In terms of South African Law, both parents have a duty to maintain their children according to their respective means.

Specifically, Section 15(3)(a) of the Maintenance Act 99 of 1988 states that when deciding the amount to be paid towards maintenance, the maintenance court takes the following factors into consideration:

  • The duty of supporting a child is an obligation which the parents have incurred jointly;
  • The parents’ respective shares of such obligation are apportioned between them according to their respective means; and
  • The duty exists, irrespective of whether a child is born in or out of wedlock, is adopted, or is born of a first or subsequent marriage.

Should a person fail to make any payment in terms of the maintenance court order, there is certain relief offered to the individual/child who is disadvantaged by this, such as:

  • A warrant of execution can be issued against the defaulting party;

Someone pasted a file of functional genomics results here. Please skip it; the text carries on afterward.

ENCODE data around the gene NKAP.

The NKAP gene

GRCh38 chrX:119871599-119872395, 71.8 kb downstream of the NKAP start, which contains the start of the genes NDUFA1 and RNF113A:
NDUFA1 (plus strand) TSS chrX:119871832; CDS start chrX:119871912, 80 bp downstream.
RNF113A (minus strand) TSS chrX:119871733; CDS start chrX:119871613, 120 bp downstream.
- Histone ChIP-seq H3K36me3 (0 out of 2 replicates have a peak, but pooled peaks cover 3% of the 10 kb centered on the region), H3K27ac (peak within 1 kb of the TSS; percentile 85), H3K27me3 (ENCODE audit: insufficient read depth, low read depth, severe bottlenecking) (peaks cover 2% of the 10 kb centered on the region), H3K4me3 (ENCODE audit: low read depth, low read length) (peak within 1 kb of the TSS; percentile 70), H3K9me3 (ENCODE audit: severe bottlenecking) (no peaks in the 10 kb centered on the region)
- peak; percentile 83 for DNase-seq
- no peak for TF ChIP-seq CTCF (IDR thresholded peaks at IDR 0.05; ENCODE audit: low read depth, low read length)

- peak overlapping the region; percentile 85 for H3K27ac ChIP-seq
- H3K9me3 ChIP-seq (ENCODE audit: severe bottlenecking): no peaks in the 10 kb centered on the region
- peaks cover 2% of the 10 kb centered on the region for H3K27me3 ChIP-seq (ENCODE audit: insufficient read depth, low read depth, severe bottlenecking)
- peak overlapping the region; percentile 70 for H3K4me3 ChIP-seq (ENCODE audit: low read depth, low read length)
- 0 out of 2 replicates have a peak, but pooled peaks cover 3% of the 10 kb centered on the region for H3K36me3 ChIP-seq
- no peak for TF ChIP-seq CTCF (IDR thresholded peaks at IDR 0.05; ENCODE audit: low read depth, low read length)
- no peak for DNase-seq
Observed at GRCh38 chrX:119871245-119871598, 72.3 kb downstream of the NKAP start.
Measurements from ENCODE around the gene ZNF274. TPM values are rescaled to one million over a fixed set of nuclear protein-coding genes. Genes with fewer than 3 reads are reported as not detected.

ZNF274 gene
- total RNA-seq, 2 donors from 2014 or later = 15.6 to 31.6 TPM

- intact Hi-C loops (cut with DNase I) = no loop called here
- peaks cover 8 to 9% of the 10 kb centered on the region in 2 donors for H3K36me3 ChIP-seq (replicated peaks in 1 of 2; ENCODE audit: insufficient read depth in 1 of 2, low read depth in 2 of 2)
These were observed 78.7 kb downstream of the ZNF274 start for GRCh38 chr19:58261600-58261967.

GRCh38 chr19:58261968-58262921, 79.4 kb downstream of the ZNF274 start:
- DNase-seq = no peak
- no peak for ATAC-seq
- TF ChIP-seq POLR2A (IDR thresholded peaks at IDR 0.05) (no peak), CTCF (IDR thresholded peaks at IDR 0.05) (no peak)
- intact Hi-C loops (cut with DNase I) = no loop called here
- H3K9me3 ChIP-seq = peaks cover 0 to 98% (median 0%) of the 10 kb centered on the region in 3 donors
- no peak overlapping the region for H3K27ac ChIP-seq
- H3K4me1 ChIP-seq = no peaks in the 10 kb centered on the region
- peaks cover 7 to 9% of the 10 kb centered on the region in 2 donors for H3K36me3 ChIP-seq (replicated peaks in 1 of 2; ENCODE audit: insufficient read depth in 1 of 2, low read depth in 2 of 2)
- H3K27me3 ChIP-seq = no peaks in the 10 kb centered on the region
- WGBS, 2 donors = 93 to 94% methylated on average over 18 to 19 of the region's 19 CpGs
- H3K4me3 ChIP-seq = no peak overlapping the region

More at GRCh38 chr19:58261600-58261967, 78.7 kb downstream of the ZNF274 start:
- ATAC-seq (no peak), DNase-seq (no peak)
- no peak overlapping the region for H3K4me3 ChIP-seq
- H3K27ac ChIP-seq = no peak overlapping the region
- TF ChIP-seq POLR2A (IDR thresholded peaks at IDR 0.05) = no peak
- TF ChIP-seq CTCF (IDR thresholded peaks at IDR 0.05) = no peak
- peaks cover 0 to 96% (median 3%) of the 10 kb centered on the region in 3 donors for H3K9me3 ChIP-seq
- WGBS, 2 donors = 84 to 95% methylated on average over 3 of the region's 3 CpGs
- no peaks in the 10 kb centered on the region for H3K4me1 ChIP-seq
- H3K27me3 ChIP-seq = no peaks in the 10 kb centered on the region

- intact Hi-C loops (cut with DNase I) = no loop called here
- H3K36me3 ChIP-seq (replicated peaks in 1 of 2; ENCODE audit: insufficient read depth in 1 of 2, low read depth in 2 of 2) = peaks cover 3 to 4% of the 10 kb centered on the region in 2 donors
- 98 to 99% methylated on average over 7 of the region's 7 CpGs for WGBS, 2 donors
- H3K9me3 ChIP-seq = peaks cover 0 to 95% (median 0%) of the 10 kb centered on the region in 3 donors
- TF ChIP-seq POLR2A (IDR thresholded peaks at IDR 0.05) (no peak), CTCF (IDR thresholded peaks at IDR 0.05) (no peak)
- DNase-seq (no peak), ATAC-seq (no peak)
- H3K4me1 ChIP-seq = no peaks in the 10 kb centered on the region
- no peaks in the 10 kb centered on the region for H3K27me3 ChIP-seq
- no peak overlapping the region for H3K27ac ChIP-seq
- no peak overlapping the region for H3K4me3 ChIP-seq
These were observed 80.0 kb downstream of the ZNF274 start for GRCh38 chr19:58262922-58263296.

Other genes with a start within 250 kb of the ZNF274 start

• An order for the attachment of the defaulting parties’ salary (emoluments/garnishee order); or
  • An order for the attachment of a debt.

In general, a maintenance order is equivalent to any other type of order granted by a court and by failing to abide by that order, the defaulting party can be held in contempt of court. Further, any person who fails to make any payment in accordance with a maintenance order is guilty of a criminal offence and can be fined or imprisoned for up to 1 (one) year, or both (Section 31(1) of the Maintenance Act). The defaulting party can also be blacklisted with any credit bureau due to his/her non-payment.

Noteworthy is that the constitutional court recently ordered a home sold in execution of a divorced father who failed to honour his monthly maintenance payments.

Written by Maya Narsai Makan on 26 September 2018 at Alan Levy Attorney’s office in Sandton, Johannesburg.


MAYA NARSAI MAKAN specializes in Divorce and Family Law Matters and is an Associate at Alan Levy Attorneys Notaries and Conveyancers.

Maya can be contacted on or 011 326 8050.